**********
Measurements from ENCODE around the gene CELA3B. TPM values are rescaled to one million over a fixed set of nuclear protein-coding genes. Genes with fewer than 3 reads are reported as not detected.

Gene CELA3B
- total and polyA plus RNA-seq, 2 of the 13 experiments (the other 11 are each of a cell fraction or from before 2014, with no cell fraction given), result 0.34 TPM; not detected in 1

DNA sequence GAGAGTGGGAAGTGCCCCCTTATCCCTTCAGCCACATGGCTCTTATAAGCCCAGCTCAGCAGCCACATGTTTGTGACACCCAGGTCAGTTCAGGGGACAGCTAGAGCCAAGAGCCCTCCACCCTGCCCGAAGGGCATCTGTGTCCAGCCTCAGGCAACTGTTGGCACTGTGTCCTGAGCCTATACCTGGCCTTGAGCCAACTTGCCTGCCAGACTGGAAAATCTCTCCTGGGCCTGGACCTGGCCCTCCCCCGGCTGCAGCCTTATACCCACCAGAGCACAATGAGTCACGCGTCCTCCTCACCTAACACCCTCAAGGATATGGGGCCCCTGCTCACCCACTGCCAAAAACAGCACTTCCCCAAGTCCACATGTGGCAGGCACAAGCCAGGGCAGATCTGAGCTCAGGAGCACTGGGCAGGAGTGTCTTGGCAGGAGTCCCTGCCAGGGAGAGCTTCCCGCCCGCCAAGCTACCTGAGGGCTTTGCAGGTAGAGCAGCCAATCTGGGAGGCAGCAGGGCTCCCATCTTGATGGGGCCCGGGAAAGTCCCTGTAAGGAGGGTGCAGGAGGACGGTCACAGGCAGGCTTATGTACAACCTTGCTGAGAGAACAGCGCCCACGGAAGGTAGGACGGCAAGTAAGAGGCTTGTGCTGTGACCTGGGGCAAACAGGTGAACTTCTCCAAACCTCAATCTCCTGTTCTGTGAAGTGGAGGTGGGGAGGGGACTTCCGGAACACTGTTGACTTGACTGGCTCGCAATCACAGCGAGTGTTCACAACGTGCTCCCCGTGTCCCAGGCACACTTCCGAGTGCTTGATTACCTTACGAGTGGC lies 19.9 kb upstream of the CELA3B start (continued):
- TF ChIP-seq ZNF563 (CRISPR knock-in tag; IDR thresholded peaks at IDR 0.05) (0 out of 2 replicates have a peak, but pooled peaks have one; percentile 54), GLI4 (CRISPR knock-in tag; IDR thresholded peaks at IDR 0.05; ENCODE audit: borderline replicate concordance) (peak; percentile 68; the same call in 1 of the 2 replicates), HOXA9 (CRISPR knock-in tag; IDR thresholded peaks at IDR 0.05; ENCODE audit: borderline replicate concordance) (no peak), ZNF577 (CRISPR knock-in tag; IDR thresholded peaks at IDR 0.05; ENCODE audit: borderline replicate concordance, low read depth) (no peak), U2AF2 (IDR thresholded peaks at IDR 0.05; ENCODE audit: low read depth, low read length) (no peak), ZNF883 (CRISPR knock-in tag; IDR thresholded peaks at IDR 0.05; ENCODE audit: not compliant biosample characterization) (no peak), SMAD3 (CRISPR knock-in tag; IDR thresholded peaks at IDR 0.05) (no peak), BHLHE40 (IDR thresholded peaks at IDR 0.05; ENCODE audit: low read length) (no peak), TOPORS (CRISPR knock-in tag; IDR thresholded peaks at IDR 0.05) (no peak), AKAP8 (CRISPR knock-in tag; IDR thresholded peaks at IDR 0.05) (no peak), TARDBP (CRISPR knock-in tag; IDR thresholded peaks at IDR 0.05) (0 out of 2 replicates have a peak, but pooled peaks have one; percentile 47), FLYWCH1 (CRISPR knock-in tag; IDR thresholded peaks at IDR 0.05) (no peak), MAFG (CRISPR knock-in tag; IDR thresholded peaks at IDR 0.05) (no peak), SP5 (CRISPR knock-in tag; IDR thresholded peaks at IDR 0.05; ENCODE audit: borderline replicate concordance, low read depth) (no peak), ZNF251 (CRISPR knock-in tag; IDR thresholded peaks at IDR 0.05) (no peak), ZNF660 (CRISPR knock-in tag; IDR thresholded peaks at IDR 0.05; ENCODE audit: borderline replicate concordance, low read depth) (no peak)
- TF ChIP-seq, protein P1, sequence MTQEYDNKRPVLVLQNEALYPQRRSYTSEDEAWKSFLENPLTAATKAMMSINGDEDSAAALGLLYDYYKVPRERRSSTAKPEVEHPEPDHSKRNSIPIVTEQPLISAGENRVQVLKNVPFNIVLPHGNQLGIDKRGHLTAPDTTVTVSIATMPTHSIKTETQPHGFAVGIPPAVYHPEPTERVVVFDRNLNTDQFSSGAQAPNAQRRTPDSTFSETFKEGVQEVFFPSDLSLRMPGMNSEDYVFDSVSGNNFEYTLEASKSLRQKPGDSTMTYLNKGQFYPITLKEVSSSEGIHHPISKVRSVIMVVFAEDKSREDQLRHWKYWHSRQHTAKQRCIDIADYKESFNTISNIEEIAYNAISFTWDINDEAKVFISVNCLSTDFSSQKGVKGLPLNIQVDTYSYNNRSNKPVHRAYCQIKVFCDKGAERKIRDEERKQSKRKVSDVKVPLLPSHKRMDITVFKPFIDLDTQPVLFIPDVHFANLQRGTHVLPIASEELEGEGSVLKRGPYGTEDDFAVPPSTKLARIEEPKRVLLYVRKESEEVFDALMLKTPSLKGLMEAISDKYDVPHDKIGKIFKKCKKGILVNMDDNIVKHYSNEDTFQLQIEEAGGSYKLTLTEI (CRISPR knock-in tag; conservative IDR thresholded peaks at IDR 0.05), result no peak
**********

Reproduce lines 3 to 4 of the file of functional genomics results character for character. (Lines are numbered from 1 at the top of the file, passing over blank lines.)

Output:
- total and polyA plus RNA-seq, 2 of the 13 experiments (the other 11 are each of a cell fraction or from before 2014, with no cell fraction given), result 0.34 TPM; not detected in 1

DNA sequence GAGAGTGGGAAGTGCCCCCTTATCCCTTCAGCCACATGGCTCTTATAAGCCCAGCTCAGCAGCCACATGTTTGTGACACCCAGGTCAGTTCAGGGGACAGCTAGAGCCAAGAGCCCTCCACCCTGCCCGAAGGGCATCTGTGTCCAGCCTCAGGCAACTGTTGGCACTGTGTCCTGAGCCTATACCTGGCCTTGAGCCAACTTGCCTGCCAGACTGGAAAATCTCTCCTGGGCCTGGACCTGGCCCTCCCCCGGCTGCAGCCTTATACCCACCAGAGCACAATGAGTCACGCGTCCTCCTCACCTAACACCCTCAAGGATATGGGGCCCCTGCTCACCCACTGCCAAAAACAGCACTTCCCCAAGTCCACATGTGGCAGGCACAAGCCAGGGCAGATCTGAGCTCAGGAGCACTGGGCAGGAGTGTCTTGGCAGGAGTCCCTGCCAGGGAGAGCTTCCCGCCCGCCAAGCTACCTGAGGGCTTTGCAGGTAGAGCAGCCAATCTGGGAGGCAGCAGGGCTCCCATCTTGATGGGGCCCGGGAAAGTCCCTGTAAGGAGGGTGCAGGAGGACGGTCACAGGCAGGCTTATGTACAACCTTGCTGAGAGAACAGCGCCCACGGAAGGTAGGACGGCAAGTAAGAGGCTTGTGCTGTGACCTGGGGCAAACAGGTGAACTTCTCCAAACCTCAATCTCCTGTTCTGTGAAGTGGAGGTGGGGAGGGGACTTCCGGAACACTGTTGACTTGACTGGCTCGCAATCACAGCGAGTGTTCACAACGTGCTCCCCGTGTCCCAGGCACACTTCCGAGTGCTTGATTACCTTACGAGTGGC lies 19.9 kb upstream of the CELA3B start (continued):